Michael Phelps was all dry and smiling through a full beard when he met the media for a pre-ING New York Marathon event last week. Phelps, who is entered to run a 5K race prior to the 26.2-mile NYC Marathon, was there as a representative of Subway sandwiches, which is in its third year as an official NYC Marathon sponsor, and also as a supporter for his sister, Whitney, who will be running the event on Nov. 4.
Racers in giant, state-of-the-art sailboats use the power of the water and wind to skim across the glittering waters of San Francisco Bay, and around iconic bridges, green islands and headlands. Fans cheer and listen to the onboard conversations and strategies of their favorite teams. It is the 34th America's Cup -- on mobile.
Last month, I raised a yellow flag for those properties and sports marketers who looked to be over-reliant on the utilization of a single superstar to drive fan engagement and affinity. I closed my post with a subtle reference to how football effectively navigates around that issue. This month, I want to expand upon my perspective regarding how, in this era of increased leisure choices and a scarcity of time, football has found a magic formula that has helped elevate it to the preeminent position in sports. As research-driven marketing strategists, our work is often built around the identification and ...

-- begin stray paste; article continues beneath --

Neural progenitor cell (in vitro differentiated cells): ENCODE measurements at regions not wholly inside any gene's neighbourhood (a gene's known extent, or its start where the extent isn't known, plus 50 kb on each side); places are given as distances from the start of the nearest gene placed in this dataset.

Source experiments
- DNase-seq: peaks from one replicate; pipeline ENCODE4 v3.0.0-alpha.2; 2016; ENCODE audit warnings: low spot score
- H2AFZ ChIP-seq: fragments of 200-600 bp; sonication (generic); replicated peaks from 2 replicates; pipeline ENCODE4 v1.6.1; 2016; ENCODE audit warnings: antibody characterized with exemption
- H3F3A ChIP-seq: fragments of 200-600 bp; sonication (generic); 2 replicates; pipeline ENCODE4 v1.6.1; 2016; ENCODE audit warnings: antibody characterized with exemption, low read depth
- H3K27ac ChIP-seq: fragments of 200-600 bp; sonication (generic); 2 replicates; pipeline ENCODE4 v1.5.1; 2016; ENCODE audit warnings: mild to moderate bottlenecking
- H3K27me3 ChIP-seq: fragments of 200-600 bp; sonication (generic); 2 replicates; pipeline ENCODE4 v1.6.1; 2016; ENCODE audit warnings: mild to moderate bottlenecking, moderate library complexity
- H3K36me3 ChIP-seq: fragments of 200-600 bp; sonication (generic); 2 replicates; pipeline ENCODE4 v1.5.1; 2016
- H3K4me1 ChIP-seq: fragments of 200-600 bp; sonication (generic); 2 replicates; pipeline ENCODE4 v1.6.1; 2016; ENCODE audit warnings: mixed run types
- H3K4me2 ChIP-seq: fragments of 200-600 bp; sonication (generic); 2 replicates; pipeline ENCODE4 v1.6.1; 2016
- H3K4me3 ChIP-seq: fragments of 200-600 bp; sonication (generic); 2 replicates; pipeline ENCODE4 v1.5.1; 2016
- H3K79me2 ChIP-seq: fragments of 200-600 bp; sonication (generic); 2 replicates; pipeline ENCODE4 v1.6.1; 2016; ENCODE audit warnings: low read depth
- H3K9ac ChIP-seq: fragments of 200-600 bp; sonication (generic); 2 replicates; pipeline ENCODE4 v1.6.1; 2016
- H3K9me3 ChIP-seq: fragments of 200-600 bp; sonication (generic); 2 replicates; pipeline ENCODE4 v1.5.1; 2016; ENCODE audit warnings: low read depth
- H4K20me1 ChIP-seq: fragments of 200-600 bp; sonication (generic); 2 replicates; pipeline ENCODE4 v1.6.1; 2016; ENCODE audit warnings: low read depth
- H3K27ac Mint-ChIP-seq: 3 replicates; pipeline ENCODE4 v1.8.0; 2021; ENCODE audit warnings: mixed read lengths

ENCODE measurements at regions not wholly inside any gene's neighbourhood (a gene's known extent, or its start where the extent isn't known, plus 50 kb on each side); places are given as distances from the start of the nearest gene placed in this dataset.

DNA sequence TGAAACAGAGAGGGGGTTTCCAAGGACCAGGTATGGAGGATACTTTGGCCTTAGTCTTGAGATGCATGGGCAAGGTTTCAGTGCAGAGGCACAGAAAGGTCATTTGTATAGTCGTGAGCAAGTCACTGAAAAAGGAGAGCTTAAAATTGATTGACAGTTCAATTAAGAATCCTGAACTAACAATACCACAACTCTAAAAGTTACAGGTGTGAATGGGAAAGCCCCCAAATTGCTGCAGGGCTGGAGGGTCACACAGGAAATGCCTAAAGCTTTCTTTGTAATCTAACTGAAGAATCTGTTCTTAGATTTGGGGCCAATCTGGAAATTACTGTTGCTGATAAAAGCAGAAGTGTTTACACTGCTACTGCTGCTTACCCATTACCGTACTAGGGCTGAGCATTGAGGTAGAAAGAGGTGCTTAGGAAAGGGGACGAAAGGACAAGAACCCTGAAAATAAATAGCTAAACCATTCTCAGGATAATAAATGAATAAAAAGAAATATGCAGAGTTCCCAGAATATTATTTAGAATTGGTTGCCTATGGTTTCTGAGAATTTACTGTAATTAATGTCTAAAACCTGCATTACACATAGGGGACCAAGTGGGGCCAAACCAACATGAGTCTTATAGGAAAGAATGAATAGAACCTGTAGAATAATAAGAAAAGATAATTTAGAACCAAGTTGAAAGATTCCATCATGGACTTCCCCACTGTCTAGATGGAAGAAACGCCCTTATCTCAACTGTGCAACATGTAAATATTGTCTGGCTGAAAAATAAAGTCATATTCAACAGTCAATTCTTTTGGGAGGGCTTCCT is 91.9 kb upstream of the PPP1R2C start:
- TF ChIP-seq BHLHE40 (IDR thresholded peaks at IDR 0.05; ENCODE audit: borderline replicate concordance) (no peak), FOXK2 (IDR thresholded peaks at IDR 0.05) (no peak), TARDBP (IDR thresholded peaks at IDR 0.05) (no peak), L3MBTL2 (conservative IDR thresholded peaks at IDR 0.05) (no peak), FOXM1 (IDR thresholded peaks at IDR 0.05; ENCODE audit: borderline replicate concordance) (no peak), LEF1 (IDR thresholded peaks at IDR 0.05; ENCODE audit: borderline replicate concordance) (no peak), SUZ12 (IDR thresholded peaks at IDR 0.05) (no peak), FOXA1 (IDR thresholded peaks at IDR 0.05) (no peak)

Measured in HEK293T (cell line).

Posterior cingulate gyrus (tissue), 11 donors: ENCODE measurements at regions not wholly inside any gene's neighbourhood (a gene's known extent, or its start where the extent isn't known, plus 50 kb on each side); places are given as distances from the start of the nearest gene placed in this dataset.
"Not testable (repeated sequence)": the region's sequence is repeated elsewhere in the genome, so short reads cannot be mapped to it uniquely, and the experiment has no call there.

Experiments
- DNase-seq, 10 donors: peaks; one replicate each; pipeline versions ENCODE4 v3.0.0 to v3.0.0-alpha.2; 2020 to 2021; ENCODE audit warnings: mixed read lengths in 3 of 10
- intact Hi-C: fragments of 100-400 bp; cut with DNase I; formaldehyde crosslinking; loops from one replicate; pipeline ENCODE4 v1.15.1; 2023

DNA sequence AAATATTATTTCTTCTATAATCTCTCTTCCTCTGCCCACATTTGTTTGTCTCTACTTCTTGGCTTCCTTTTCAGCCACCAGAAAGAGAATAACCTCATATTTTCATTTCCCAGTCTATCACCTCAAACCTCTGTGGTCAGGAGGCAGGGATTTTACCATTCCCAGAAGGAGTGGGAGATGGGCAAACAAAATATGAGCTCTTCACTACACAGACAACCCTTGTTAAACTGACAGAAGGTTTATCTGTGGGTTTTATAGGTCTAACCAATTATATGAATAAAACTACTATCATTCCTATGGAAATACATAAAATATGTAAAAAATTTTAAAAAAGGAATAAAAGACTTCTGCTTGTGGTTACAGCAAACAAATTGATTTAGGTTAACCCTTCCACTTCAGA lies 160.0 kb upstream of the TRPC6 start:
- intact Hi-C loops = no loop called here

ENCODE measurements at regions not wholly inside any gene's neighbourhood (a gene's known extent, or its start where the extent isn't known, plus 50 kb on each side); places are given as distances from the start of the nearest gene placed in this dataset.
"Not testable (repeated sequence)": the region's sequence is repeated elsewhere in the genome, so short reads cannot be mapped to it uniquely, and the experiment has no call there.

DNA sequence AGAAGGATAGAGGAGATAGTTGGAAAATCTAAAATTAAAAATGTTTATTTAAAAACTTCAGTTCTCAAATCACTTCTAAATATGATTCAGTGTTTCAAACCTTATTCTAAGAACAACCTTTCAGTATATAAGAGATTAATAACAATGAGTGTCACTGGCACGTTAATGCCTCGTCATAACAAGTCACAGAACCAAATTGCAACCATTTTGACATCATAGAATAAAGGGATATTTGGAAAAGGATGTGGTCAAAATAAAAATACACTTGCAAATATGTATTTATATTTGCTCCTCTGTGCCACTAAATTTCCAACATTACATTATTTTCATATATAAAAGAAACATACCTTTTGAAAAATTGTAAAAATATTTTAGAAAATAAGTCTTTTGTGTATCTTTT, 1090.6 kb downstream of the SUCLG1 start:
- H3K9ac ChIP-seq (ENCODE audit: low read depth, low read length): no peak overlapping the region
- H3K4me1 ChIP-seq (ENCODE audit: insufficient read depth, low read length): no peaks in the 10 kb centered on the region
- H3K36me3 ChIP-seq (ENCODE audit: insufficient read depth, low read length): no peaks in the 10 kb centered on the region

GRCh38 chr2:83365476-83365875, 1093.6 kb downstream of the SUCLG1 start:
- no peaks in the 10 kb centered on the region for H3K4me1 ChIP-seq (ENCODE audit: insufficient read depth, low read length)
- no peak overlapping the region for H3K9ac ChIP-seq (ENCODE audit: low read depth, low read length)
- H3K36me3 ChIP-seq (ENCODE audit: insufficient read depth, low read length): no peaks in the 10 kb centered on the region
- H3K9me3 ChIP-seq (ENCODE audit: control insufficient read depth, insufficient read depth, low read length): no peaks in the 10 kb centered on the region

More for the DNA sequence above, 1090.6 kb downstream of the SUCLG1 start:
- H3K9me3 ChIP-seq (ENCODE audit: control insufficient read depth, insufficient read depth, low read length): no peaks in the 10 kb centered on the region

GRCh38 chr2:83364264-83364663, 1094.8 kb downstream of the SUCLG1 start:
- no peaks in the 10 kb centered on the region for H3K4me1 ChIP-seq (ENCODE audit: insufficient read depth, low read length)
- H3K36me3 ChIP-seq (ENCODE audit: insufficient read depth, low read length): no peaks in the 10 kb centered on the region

In the sports business, marketing business, or the "business of business," the best way I can describe being a digital marketer is to be an "agent of change." With the pace of technology and innovation moving at the speed of light, digital marketers across all industries are challenged to remain relevant in a rapidly changing landscape, while working to win more customers and reach a targeted audience in an increasingly crowded market. Easy enough, right?